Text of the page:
IRS Issues Guidance on Tax Treatment of Cell Phones

Agency provides recordkeeping relief for small business

By SHRM Online staff Sep 16, 2011

The U.S. Internal Revenue Service issued guidance on Sept. 14, 2011, to clarify the tax treatment of employer-provided cell phones.

The guidance, IRS Notice 2011-72, relates to a provision in the 2010 Small Business Jobs Act that removed cell phones from the definition of listed property, a category under tax law that normally requires additional recordkeeping by taxpayers.

Notice 2011-72 provides guidance on the treatment of employer-provided cell phones as an excludible benefit. The notice provides that when an employer provides an employee with a cell phone primarily for noncompensatory business reasons, generally the business and personal use of the cell phone is nontaxable to the employee. The IRS will not require recordkeeping of business use in order to receive this tax-free treatment.

Simultaneously with Notice 2011-72, the IRS announced in a memo to its examiners a similar administrative approach that applies with respect to arrangements common to small businesses that provide cash allowances and reimbursements for work-related use of personally owned cell phones. Under this approach, employers that require employees, primarily for noncompensatory business reasons, to use their personal cell phones for business purposes may treat reimbursements of the employees' expenses for reasonable cell phone coverage as nontaxable. This treatment does not apply to reimbursements of unusual or excessive expenses or to reimbursements made as a substitute for a portion of the employee's regular wages.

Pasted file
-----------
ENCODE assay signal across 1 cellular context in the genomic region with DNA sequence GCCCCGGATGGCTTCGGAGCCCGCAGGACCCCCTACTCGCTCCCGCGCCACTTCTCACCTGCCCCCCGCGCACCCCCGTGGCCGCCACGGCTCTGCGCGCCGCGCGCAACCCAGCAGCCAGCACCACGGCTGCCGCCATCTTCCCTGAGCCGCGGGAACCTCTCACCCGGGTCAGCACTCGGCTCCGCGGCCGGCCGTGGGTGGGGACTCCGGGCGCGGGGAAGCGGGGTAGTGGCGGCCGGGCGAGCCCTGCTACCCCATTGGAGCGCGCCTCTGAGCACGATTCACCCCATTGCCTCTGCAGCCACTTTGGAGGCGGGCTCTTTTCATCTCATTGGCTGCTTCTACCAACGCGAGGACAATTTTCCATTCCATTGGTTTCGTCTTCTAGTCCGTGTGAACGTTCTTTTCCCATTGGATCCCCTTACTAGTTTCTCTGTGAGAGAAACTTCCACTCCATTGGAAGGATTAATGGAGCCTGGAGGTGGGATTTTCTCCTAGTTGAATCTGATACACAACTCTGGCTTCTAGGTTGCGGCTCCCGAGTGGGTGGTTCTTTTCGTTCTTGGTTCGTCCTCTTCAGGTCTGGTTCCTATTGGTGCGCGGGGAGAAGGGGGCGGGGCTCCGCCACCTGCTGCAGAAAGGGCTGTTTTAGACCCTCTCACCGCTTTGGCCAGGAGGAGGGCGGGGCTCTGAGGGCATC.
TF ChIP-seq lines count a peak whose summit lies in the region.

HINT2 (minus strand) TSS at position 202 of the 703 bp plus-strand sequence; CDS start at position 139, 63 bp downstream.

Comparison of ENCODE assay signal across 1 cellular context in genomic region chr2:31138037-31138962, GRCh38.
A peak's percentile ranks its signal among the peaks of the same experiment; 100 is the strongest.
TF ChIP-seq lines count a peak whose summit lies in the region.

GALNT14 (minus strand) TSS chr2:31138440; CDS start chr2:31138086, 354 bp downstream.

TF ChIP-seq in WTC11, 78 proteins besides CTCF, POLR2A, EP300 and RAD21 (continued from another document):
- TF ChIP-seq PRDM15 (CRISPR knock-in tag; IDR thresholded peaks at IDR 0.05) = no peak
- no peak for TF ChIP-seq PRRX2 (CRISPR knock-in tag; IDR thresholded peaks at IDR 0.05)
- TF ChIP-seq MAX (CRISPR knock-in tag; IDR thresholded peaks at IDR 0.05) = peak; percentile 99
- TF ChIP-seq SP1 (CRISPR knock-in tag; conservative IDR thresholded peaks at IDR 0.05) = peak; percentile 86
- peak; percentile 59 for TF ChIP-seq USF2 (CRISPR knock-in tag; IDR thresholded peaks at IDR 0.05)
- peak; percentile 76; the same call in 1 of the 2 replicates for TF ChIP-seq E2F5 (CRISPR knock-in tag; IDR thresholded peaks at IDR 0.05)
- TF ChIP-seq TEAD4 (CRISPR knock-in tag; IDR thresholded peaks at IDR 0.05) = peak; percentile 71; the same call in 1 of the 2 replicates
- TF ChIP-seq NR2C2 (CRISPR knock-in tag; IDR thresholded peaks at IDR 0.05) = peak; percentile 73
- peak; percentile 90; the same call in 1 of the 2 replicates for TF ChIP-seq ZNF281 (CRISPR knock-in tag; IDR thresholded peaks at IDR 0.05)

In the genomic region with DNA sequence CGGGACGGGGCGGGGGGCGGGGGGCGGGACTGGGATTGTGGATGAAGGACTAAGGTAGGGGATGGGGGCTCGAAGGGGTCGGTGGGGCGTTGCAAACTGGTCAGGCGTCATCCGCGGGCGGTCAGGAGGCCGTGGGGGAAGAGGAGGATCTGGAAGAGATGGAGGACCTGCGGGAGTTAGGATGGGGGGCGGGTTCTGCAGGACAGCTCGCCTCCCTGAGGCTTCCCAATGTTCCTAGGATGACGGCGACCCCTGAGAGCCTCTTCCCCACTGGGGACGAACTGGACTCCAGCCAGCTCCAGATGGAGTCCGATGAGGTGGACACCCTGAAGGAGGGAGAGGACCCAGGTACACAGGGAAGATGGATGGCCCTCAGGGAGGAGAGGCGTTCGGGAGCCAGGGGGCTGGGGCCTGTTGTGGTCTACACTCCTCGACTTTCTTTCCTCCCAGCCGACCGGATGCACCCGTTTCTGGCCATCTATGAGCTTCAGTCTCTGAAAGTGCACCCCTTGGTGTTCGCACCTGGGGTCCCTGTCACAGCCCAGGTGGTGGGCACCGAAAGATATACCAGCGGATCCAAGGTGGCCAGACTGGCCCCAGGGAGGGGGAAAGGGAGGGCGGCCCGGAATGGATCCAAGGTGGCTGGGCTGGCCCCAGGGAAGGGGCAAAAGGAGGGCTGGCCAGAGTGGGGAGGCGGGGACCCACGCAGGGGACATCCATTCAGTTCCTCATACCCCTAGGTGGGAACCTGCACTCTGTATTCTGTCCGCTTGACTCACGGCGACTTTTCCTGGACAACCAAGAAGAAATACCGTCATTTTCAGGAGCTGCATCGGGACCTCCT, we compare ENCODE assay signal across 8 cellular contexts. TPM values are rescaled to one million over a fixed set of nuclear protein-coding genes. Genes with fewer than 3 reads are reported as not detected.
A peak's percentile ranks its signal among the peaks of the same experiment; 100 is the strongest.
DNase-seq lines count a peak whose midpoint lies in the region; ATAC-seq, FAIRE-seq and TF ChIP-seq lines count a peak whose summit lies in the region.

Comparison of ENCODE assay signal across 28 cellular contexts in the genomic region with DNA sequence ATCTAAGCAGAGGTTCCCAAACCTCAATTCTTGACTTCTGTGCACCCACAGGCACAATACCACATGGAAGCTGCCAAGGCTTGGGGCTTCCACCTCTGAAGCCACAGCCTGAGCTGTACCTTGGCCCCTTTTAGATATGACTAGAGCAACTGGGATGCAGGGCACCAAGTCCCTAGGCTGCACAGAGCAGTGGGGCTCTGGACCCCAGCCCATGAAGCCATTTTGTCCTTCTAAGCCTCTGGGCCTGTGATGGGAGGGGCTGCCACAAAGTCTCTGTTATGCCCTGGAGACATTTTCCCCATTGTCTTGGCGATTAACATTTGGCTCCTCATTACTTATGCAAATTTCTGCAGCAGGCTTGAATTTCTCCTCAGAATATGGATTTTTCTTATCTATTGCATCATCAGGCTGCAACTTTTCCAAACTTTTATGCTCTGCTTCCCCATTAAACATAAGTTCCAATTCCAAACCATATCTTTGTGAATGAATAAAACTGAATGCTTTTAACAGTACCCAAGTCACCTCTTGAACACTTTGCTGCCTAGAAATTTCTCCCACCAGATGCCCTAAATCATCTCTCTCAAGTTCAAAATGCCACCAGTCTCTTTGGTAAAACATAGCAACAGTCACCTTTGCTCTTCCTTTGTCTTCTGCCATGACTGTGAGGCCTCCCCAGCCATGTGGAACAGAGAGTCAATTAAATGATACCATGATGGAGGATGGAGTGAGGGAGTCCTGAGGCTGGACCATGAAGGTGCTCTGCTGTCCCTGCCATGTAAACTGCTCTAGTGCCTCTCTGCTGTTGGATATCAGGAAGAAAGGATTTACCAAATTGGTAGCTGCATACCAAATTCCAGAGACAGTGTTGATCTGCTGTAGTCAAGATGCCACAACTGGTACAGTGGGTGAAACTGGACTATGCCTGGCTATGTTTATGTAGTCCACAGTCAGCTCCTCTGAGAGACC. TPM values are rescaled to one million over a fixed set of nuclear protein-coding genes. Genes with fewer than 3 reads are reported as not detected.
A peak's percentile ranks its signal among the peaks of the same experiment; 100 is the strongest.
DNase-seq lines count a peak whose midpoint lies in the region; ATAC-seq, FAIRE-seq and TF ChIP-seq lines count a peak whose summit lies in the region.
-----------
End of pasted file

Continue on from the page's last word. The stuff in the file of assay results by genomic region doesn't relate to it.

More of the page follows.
Under the guidance, where employers provide cell phones to their employees or where employers reimburse employees for business use of their personal cell phones, tax-free treatment is available without burdensome recordkeeping requirements. The guidance does not apply to the provision of cell phones or reimbursement for cell phone use that is not primarily business related, as such arrangements are generally taxable.

"In light of these changes, employers should consider reviewing their cell phone policies," commented William Weissman, an attorney at Littler Mendelson P.C., in Walnut Creek, Calif. "Many policies have prohibited any personal use of employer-provided cell phones. Companies may want to reconsider those policies in light of the IRS’ new guidance," he noted, adding, "Employers should also ensure that any employer-provided cell phone or reimbursement is for a noncompensatory business purpose and is not merely to promote morale, attract employees or to add to an employee’s compensation.​


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